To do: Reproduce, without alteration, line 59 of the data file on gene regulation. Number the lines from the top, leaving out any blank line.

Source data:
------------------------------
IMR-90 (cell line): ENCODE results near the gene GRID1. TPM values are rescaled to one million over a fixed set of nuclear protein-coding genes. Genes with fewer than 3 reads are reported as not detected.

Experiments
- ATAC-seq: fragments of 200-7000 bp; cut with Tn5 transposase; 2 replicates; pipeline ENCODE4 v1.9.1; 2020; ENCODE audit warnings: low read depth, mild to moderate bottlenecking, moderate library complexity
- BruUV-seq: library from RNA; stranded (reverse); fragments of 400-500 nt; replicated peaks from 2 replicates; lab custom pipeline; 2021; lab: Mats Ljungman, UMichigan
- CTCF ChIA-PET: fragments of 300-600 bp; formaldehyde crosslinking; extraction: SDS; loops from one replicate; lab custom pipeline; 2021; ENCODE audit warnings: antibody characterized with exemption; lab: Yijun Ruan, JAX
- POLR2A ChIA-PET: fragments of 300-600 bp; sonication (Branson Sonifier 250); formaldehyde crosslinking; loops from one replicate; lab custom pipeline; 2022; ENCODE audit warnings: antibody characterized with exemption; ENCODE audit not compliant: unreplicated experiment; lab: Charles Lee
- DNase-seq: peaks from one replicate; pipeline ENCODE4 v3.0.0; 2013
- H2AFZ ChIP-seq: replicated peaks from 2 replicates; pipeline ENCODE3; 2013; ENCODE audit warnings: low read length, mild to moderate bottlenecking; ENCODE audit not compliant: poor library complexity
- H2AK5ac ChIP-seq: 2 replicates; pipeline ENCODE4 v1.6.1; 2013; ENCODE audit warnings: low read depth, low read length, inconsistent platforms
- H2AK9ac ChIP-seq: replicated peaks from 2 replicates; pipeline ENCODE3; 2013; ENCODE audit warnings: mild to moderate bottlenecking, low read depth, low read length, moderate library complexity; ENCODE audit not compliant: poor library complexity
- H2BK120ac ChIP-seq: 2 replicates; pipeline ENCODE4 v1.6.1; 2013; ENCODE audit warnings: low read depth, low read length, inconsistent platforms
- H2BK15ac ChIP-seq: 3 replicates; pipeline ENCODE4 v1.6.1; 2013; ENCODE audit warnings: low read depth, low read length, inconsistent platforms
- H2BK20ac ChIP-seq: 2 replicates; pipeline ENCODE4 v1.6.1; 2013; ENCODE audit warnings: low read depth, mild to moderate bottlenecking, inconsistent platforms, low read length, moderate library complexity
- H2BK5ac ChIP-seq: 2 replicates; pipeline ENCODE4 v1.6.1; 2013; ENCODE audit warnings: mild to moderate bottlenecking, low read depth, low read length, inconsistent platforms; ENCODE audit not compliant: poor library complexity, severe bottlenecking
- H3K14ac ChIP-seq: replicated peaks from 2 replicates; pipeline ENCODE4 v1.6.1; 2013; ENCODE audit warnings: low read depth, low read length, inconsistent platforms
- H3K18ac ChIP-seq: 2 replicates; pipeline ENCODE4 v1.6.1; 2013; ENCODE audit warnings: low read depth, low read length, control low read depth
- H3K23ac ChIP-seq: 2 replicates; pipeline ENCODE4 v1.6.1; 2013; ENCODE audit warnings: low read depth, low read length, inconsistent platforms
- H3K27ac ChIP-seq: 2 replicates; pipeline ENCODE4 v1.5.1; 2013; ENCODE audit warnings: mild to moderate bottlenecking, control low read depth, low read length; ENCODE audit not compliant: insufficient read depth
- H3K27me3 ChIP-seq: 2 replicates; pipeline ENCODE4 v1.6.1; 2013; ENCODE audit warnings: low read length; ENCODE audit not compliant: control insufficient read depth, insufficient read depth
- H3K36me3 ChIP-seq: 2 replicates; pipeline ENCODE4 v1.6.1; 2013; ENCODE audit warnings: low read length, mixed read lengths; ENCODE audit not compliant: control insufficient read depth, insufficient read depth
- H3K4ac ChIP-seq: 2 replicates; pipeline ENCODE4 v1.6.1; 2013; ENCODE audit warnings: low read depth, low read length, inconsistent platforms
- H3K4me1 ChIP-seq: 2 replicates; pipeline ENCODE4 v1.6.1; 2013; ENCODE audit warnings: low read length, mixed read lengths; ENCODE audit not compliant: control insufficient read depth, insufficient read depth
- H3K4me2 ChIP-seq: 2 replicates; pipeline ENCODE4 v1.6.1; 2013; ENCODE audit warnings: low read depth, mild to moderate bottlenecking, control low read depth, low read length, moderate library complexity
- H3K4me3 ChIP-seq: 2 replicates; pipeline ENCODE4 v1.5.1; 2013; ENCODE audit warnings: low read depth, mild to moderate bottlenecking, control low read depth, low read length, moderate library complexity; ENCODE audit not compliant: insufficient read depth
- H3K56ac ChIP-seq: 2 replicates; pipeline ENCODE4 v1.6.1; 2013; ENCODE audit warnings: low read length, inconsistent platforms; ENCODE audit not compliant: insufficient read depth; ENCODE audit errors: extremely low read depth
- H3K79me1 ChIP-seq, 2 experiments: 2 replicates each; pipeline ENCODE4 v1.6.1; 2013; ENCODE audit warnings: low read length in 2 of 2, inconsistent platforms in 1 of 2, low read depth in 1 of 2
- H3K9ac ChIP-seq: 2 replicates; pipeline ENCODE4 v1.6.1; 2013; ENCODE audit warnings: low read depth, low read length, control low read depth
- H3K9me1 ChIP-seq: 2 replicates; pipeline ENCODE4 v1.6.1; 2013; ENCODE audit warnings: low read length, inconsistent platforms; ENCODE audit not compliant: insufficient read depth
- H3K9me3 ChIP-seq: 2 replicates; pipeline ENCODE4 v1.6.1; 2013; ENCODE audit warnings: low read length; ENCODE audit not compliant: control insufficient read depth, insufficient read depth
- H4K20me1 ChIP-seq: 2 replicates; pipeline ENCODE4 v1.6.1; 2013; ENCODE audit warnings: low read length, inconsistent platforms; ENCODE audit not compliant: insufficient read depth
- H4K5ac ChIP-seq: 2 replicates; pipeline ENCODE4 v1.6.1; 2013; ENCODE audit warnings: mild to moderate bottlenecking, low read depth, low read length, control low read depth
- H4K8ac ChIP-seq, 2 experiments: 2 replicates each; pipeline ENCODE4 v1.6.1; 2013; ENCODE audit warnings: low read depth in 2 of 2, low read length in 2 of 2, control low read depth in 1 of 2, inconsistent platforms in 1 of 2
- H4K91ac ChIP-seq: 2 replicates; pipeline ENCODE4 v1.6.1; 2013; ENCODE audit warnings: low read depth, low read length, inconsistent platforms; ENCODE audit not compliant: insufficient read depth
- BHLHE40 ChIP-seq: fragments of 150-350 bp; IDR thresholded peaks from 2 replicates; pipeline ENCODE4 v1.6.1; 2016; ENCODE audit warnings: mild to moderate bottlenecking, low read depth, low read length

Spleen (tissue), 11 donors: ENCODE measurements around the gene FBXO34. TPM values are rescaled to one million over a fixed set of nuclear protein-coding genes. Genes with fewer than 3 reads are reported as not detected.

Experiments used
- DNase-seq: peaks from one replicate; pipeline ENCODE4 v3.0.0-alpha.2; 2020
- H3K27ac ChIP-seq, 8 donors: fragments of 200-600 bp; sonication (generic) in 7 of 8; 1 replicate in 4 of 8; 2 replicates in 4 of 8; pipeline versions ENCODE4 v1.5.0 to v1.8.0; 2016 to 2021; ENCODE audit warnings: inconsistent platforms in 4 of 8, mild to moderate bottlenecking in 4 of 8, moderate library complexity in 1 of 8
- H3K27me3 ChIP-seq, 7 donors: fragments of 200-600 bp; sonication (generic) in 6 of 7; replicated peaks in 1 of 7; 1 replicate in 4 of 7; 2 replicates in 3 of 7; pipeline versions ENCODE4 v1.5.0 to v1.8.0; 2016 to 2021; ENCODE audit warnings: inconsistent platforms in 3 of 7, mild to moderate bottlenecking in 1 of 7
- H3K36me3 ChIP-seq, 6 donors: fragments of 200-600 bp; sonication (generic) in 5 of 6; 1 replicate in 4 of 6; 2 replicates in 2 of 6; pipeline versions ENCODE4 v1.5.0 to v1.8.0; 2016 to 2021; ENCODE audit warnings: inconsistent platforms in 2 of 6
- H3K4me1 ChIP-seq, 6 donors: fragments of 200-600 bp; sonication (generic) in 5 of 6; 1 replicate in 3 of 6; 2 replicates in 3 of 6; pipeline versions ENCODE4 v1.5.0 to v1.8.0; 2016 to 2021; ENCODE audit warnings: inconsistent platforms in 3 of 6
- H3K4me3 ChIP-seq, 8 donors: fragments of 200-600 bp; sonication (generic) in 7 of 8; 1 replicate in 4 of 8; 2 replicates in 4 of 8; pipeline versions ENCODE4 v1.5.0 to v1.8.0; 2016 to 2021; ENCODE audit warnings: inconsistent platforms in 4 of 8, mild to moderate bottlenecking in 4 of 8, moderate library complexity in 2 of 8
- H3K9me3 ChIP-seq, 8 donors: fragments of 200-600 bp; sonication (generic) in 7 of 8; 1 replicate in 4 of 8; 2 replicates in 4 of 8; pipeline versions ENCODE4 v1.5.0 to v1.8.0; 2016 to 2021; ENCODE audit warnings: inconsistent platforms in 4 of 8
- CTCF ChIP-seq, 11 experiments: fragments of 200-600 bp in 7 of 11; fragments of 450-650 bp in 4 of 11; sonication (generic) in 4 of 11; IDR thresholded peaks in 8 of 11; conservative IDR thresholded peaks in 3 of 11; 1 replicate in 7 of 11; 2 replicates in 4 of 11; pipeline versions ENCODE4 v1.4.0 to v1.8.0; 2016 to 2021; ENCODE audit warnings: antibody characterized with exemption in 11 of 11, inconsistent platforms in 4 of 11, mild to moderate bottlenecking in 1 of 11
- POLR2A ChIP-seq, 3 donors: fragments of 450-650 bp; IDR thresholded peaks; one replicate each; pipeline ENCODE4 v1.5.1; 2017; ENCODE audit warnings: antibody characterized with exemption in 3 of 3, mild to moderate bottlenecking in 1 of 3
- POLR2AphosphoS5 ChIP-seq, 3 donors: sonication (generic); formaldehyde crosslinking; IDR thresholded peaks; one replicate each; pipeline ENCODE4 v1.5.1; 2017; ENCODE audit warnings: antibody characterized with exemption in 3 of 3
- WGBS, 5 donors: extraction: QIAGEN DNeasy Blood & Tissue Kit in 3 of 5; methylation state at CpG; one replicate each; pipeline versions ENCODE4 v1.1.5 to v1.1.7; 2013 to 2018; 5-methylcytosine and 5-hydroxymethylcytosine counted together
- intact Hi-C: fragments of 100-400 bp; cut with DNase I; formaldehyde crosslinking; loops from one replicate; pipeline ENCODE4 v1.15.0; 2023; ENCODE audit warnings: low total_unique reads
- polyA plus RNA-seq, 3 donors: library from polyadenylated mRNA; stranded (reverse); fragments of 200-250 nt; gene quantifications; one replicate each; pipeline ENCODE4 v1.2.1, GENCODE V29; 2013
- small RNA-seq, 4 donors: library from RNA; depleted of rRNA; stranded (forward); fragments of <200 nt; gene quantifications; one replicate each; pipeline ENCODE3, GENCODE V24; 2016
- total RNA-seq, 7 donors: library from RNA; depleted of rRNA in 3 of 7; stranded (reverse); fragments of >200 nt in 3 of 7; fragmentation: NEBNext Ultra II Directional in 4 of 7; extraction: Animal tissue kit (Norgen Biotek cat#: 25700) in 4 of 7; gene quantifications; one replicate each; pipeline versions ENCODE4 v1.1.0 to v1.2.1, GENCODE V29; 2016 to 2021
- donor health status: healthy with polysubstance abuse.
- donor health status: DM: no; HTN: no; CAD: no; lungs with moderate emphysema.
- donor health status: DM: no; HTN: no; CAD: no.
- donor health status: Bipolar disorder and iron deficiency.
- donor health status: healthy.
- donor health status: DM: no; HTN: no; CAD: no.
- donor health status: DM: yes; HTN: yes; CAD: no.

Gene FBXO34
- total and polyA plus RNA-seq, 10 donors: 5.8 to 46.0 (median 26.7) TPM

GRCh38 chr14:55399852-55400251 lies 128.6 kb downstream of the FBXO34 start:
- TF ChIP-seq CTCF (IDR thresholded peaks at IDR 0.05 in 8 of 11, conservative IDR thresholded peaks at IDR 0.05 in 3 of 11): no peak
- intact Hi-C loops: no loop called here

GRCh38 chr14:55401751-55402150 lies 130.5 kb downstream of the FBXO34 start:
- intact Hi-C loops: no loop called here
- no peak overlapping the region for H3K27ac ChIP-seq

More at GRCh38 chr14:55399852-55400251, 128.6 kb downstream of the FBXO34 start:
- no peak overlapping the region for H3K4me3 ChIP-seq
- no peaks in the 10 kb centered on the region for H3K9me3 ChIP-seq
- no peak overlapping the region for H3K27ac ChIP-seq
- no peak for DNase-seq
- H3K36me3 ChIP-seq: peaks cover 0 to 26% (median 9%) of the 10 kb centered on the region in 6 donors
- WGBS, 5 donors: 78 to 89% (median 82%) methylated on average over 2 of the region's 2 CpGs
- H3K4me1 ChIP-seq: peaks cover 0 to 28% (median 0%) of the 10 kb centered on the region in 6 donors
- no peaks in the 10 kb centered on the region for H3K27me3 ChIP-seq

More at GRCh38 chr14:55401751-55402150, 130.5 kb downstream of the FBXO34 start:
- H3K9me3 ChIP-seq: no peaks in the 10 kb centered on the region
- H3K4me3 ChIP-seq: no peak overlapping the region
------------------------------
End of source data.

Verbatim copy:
Gene FBXO34